In The Bahamas, strong winds and waves sank 50 small crafts, a majority of these were located at Andros Island. Losses to boating vessels reached $50,000. Within the capital city of Nassau, a fruit factory, a sponge warehouse, a dancing pavilion, and about 100 smaller buildings were destroyed. A few public buildings were damaged, including the Government House. Additionally, a few houses were destroyed in Bimini. The death toll was "conservatively" estimated at 125, 100 of them were thought to have occurred at Red Bays, which is located on North Andros.
In Jupiter, Florida, sustained winds reached 52 mph (84 km/h), while gusts peaked at 63 mph (101 km/h). Winds downed telegraph lines, which disrupted telegraphic communications. However, no other wind damage is known to have occurred. Heavy rainfall was also reported. Between Titusville and Miami, losses reached $5,000. Tides along the coast of South Carolina peaked at 2.8 feet (0.85 m), resulting in no coastal flooding. Well executed warnings were attributed to no fatalities in South Carolina.
Strong winds were also reported in Virginia. At Cape Henry, winds peaked at 68 mph (109 km/h) for five minutes. In Norfolk, five-minute sustained winds reached 42 miles per hour (68 km/h). The storm was quite severe along the James River, with low-lying areas of Norfolk inundated by wind-driven tides, while livestock drowned in the flood waters at Suffolk. A "heavy northeastern storm" began in Petersburg the night of August 17. Corn and tobacco suffered considerable damage as crops were leveled by strong winds.
Hurricane San Ciriaco set many records on its path. Killing nearly 3,500 people in Puerto Rico, it was the deadliest hurricane to hit the island and the strongest at the time, until 30 years later when the island was hit by the Hurricane San Felipe Segundo, a Category 5 hurricane, in 1928. It was also the tenth deadliest Atlantic hurricane ever recorded.
Also, with an Accumulated cyclone energy of 73.57, it has the highest ACE of any Atlantic hurricane in history. In 2004, Hurricane Ivan became the second Atlantic hurricane to surpass an ACE value of 70, but did not surpass the San Ciriaco hurricane.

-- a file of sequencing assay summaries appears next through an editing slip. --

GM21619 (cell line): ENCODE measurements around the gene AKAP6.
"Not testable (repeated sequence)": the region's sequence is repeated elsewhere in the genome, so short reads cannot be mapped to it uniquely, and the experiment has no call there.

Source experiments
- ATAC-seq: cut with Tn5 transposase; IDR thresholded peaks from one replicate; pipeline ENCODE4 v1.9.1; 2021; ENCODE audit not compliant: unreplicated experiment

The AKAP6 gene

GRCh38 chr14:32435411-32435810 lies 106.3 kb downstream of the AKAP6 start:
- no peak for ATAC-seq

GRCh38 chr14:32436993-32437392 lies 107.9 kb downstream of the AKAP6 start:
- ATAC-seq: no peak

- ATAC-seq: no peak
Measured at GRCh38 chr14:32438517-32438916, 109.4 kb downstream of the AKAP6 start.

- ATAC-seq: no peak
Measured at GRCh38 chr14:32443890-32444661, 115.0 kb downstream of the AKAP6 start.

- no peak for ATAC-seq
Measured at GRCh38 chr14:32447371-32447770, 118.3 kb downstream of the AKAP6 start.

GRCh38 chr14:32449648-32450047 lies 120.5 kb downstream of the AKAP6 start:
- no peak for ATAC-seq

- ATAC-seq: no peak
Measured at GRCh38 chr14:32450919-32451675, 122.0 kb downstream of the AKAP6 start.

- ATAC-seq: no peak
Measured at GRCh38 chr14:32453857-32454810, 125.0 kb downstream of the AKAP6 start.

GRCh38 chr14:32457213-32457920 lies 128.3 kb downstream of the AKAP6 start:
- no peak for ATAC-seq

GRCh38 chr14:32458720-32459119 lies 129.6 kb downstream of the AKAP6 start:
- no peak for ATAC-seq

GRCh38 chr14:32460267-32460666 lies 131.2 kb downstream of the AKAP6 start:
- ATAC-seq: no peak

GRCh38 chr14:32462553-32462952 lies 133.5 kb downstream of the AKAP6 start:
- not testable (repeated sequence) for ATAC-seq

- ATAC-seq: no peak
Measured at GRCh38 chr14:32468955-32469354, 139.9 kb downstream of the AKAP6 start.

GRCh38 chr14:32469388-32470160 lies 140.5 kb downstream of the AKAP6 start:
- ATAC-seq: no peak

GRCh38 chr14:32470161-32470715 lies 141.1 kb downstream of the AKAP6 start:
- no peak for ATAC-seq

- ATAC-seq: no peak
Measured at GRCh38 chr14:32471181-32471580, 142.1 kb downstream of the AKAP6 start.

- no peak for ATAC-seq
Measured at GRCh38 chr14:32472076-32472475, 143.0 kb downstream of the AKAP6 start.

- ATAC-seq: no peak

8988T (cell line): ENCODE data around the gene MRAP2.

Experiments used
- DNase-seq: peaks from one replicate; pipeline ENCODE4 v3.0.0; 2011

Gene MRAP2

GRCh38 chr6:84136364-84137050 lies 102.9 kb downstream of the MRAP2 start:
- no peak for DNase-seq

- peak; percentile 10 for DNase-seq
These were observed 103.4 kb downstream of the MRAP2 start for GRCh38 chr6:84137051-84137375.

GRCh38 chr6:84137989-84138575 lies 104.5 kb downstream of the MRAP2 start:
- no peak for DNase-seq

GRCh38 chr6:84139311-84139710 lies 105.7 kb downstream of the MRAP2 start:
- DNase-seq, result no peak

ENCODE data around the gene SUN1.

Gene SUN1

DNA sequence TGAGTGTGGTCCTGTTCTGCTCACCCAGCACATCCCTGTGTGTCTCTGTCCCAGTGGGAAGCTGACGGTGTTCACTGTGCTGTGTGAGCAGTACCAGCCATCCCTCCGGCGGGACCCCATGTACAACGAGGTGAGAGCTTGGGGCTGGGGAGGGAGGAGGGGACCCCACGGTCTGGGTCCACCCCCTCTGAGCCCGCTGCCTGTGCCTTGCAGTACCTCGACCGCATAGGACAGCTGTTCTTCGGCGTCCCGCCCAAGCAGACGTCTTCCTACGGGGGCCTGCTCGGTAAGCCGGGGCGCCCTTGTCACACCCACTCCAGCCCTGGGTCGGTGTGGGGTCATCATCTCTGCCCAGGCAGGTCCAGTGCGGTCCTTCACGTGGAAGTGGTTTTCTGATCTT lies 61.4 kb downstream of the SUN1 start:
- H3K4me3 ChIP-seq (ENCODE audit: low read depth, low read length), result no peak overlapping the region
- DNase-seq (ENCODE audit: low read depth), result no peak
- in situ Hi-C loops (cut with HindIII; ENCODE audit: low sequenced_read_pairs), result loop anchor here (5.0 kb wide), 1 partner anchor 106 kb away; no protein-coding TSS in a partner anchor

San Ciriaco is also the longest lasting Atlantic hurricane in recorded history, lasting for 28 days (31 including subtropical time).
- Chris Landsea, et al. (2003). "Documentation of Atlantic Tropical Cyclones Changes in HURDAT: 1896-1900". Hurricane Research Division. Retrieved 2009-06-21.
- Chris Landsea, et al. (2003). "Raw Observations for Hurricane #3, 1899" (XLS). Hurricane Research Division. Retrieved 2009-06-21.
- E.B. Garriott (August 1899) (PDF). Monthly Weather Review (Report). U.S. Weather Bureau. http://www.aoml.noaa.gov/hrd/hurdat/mwr_pdf/1899.pdf. Retrieved 2009-06-22.
- A good account of the hurricane's passage through the city of Ponce, where he was stationed at the time, is given by Ashford, Bailey (1998) . A Soldier in Science. New York: Morrow. ISBN 0-8477-0351-7.
- Stuart B. Schwartz (1992). "The Hurricane of San Ciriaco: Disaster, Politics, Society in Puerto Rico, 1899–1901" (PDF). Latin American Studies (Durham, North Carolina: Duke University Press). http://latinamericanstudies.org/puertorico/hurricane.pdf. Retrieved May 3, 2013.
- David M. Roth (July 16, 2001). "Late Nineteenth Century Virginia Hurricanes". Weather Prediction Center (Camp Springs, Maryland: National Oceanic and Atmospheric Administration). http://www.wpc.ncep.noaa.gov/research/roth/valate19hur.htm. Retrieved May 3, 2013.
- Hairr, John (2008). The Great Hurricanes of North Carolina. Charleston, SC: History Press. pp. 81–104. ISBN 978-1-59629-391-5.
- Schwartz, Stuart B. (1982). "The Hurricane of San Ciriaco: Disaster, Politics, and Society in Puerto Rico, 1899-1901". Hispanic American Historical Review (Duke University Press) 72 (3): 303–334. doi:10.2307/2515987. JSTOR 2515987.